If you’re new to the bushcraft world, you may wonder why so many people have leather collars around the throats of their axes and hatchets. Is it for decoration? Because they definitely look cool. Is it for better grip? It sure does help. Yes to both, but that’s not their main purpose.
What you’re looking at is a throat protector, also called an overstrike protector, throat collar, or throat sleeve. One of the worst feelings when swinging an axe is overshooting your target and hitting the piece of wood you’re trying to split or limb you’re trying to cut with the throat of your axe. It leaves a dent in your axe handle in the best case scenario, and in the worst case, can rip a chunk of wood out of your axe’s throat and do serious damage – the kind of damage that makes your axe prone to breakage and unsafe to use. Generally, hickory axe handles are tough, but if you’re working with wood that’s as hard, or harder than it is (say, hornbeam, black locust, seasoned hickory, dogwood, etc.), all bets are off. Even if you’re careful, you can still do damage.
Enter the throat protector. Usually made of heavy leather, some premium splitting axes have metal covers on their throats, and some folks use paracord wraps. But leather is the standard. And while there are many craft leather shops out there that make high-quality throat protectors, why not make your own? It’s an easy project that’s great for a beginner leatherworker, and unlike many beginner projects like coasters or key fobs, this is something you’ll actually use in the field.
While there are more details to it than this, here’s a basic overview of how to make one:
1. Take a piece of paper and fold it from the poll side around the throat of your axe just under the head. Using a pencil, trace the profile of the head onto the paper.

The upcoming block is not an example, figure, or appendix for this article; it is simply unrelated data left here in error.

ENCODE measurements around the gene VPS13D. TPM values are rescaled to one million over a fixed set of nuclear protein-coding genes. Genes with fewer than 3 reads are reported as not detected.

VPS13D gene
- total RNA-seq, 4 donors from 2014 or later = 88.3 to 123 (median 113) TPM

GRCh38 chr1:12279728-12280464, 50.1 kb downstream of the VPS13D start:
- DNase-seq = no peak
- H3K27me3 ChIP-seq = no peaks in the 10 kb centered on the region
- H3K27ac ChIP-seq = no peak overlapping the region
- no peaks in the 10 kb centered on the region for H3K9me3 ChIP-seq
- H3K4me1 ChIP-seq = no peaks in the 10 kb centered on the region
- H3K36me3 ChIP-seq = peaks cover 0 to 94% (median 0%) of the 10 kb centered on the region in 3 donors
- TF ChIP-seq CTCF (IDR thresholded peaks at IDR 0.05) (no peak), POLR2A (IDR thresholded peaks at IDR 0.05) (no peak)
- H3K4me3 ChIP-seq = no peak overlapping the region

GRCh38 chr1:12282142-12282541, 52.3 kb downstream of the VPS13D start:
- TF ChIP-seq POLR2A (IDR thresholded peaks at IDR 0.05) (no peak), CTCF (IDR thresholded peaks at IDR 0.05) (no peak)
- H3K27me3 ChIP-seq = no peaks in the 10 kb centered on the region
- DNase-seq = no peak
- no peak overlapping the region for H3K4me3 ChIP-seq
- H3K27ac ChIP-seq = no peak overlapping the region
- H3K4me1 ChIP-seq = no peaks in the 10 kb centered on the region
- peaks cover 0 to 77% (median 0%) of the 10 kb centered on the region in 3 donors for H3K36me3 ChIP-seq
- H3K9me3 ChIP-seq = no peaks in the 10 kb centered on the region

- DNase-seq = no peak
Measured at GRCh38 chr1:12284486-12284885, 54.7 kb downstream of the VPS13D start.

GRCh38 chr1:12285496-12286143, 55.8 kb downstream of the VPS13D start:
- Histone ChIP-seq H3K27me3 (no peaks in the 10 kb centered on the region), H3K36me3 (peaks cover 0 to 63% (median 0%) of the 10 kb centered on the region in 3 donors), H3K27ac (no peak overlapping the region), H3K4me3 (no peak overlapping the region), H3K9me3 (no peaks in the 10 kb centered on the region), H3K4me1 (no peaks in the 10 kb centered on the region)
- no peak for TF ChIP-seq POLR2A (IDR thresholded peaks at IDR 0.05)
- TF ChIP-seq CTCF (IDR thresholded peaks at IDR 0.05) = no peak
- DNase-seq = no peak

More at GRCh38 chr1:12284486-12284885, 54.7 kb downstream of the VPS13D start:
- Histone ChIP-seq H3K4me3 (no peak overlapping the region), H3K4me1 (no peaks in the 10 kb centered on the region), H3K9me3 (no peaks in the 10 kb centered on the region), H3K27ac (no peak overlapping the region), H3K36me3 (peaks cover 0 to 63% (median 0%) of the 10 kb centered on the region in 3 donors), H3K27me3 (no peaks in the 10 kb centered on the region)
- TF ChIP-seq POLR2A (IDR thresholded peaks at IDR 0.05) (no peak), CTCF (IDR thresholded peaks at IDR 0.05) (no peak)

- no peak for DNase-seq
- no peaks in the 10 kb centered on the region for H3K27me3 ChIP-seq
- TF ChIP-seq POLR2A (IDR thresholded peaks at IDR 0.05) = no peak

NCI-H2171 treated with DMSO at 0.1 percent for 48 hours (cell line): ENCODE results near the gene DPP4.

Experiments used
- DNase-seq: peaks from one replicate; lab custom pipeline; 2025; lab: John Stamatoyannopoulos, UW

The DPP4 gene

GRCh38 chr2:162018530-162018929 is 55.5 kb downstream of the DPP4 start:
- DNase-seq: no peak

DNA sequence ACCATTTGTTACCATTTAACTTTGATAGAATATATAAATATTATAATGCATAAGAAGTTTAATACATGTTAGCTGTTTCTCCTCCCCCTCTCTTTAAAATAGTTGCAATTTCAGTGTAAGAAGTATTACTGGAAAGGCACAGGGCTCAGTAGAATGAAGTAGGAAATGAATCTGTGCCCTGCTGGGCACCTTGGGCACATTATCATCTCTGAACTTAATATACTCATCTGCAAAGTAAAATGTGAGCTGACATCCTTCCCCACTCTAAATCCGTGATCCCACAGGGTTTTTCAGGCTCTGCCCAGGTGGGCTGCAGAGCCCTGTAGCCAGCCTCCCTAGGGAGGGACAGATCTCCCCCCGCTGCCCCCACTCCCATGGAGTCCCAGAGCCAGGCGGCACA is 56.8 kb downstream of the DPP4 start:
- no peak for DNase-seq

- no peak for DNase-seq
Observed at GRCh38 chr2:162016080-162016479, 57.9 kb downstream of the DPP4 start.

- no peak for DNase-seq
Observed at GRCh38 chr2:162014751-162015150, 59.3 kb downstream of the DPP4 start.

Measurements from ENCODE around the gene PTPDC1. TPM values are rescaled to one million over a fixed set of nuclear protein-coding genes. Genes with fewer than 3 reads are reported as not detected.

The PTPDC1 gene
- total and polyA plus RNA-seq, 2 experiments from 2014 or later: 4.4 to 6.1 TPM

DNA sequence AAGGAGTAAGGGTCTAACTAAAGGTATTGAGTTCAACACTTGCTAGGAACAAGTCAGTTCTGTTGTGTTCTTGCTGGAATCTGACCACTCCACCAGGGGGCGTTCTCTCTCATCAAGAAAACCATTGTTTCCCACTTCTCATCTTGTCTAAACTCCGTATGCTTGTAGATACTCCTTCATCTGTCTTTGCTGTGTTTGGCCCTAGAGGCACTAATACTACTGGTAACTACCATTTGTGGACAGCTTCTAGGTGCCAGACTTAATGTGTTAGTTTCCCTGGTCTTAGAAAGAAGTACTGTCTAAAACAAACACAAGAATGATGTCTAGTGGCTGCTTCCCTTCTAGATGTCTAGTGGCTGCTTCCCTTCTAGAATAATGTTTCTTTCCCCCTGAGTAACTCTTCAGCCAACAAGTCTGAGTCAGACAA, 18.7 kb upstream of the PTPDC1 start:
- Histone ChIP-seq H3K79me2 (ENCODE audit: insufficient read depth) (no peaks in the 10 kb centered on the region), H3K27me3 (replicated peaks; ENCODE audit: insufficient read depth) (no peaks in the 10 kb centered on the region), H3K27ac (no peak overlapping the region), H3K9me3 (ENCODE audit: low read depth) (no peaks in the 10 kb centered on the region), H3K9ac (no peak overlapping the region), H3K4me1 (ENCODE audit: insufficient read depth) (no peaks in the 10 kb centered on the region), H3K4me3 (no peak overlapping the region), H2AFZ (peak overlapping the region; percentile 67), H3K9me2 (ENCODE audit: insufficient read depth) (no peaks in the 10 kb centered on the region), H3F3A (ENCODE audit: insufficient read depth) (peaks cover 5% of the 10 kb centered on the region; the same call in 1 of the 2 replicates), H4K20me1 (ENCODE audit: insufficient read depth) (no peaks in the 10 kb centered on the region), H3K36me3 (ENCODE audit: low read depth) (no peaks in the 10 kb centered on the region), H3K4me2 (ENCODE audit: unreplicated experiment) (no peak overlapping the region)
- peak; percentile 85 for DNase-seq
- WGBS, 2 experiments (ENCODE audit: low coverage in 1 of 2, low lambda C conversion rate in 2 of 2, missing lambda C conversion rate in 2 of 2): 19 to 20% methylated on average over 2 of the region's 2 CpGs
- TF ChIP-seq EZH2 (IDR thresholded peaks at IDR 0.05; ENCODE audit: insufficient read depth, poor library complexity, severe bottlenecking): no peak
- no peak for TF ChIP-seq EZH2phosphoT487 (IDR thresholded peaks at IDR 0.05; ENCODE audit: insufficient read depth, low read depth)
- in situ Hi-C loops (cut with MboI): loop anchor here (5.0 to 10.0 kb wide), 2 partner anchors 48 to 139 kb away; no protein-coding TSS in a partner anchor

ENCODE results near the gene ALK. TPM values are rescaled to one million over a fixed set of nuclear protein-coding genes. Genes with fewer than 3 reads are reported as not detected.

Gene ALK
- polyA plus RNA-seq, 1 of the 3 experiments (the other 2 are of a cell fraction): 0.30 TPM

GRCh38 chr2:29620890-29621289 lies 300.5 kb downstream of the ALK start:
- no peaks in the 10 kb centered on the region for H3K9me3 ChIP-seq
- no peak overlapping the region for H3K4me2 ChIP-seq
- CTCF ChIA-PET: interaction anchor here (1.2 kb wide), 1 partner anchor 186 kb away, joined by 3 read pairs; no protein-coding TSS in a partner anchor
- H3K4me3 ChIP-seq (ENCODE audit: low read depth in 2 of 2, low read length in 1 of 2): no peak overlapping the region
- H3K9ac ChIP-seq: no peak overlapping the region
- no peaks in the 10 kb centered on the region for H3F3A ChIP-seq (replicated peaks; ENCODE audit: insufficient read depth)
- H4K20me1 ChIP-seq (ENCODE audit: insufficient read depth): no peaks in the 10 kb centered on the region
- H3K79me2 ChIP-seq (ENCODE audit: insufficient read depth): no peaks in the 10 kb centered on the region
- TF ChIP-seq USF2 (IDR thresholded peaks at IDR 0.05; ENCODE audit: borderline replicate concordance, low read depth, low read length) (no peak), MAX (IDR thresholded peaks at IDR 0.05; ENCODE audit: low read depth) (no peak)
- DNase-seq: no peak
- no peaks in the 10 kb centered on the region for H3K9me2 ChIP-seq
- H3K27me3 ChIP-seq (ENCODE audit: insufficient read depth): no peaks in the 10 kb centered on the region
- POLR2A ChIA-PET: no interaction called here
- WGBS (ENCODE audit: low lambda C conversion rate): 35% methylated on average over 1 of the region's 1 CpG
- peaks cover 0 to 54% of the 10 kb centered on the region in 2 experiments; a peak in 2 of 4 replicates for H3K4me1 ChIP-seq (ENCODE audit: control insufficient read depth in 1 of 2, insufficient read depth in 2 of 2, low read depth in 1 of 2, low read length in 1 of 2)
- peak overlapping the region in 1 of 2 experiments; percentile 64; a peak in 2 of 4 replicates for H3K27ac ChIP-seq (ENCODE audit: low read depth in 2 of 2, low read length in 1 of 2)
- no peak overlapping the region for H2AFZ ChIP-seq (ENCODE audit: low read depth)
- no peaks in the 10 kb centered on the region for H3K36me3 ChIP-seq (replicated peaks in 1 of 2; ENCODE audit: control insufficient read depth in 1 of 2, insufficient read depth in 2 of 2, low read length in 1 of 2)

2. Cut the paper where it comes together under the beard of your axe, and then cut it to however long you want your protector to be. There are no rules for length, but it should be no more than ¼ the length of the handle. This is your template.
3. Find a heavy piece of leather and trace the outline of your template on to it using a sharpie.
4. Use a leather knife and cut along the lines. This is your blank.
5. Grab a wood file and file down the handle of your axe on both sides of the head where the throat protector will go. You want it to fit flush with the head, otherwise it’ll get stuck in whatever wood you’re trying to split and wear out quickly. Some people freak out at the idea of filing wood off the handle of their prized Gransfors Bruks or Hults Bruk axe, but this is a necessary step. Take your time and check for fit frequently, you’ll be fine.
6. Once you’ve checked for fit, take a punch and add lacing holes down the sides of your blank.
7. Using leather lace, fit your throat protector onto your axe and cinch it tight.
8. Optional, but nice – use some leather dye to get the color you want, or use some punches to add some decorative touches.
Now you can chop and split wood boldly, knowing that the throat of your axe or hatchet is safely protected behind a thick layer of leather. And don’t freak out if your protector starts to show some wear over time, or even wear through. If you use your axe a lot, this is completely normal. Just make another one. Your axe will thank you for it!
So, this post details the rough steps involved in making this project. But it doesn’t go into the specifics like which grain of leather to use, which tools to use, or show you what each step should look like. If you’re a seasoned leatherworker, you can probably figure all that out. But if you’re new to this craft and would like to make one of these for your axe in a supportive, hands-on environment with all the tools and supplies you need to get it done, join us for Sunday Afternoon Bushcraft: Leatherworking this coming Sunday, 2/10 from 2pm-7pm! Register now at www.sarcraft.com/sunday-afternoon-bushcraft!